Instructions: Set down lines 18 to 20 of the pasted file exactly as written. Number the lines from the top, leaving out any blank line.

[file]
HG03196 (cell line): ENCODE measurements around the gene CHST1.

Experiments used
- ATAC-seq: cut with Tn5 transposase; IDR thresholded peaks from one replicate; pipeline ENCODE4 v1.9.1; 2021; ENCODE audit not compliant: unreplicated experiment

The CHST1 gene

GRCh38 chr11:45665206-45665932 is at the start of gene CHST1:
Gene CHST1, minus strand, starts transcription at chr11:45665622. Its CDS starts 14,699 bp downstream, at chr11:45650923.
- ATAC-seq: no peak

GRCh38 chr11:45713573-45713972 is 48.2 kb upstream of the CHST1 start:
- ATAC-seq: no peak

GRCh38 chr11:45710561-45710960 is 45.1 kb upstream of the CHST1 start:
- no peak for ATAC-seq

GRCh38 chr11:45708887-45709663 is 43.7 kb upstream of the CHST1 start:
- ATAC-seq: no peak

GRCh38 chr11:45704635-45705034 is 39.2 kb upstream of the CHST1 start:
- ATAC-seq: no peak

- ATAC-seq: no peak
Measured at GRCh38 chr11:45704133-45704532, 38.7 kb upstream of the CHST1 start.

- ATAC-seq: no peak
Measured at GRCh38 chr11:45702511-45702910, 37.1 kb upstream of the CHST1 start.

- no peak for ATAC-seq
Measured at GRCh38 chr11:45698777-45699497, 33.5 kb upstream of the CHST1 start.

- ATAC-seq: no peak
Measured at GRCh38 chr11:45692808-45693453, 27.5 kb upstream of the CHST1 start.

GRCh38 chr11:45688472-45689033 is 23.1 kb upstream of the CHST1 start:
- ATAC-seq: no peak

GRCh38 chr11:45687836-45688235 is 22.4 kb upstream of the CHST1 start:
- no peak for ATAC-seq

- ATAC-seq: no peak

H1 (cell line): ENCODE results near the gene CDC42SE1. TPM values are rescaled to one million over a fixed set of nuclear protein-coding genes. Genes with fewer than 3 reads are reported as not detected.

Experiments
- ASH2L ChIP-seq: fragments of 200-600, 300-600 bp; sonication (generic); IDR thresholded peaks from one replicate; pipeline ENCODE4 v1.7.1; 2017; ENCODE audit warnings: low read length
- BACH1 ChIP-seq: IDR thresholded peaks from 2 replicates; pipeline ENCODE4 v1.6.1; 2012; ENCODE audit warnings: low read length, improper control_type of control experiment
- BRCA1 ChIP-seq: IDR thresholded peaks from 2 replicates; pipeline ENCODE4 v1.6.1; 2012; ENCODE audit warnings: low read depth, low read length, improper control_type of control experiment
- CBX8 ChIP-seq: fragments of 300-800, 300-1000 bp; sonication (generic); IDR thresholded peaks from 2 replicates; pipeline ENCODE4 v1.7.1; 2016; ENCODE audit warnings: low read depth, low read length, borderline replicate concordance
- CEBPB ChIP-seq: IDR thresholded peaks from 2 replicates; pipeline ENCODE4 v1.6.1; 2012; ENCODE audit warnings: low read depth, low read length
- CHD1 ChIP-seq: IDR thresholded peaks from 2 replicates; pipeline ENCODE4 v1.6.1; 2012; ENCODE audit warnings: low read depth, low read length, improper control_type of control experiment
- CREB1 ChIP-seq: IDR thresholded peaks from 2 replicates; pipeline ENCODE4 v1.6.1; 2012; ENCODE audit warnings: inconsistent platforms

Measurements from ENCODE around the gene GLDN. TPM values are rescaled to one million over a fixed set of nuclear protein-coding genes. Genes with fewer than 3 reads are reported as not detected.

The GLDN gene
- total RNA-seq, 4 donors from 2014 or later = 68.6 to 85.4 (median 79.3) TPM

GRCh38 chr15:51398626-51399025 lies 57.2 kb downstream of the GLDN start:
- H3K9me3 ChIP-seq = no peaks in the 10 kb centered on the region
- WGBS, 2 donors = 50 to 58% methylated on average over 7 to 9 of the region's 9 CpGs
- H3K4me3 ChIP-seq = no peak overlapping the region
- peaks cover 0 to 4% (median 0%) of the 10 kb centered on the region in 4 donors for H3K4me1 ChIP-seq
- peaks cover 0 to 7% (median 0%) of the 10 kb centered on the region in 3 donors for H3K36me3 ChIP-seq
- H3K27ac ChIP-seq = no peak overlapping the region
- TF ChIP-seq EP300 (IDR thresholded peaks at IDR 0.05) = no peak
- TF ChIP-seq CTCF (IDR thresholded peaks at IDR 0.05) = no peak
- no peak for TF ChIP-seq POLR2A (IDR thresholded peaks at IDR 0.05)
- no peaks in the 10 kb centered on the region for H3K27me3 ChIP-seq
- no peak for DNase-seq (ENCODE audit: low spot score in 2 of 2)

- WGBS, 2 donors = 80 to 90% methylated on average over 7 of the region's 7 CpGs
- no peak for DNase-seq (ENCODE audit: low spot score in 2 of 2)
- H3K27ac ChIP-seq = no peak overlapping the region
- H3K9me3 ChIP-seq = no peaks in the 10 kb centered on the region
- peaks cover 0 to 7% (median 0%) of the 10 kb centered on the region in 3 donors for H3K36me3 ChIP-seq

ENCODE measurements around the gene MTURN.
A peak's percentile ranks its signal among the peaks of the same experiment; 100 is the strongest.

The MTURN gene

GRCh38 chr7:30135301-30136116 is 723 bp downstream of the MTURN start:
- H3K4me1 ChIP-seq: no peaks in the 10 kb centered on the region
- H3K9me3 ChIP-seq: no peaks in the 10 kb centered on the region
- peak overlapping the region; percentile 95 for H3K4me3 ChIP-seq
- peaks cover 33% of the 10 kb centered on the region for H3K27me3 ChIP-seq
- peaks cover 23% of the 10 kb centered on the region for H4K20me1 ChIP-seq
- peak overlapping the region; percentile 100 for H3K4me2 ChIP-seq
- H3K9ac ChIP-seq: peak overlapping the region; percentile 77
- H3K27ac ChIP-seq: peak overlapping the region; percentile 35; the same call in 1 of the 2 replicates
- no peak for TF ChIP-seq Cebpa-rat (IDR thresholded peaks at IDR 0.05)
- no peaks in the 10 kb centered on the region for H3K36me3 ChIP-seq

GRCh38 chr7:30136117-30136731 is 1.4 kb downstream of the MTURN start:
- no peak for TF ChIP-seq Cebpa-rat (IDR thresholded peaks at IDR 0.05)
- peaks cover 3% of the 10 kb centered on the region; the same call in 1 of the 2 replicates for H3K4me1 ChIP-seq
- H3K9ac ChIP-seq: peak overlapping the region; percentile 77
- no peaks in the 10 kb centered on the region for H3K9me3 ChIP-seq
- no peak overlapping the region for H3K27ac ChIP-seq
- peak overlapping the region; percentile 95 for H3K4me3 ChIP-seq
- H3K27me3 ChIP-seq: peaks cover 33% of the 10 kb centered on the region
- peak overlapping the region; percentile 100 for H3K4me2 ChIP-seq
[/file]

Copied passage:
- ATAC-seq: no peak
Measured at GRCh38 chr11:45702511-45702910, 37.1 kb upstream of the CHST1 start.

- no peak for ATAC-seq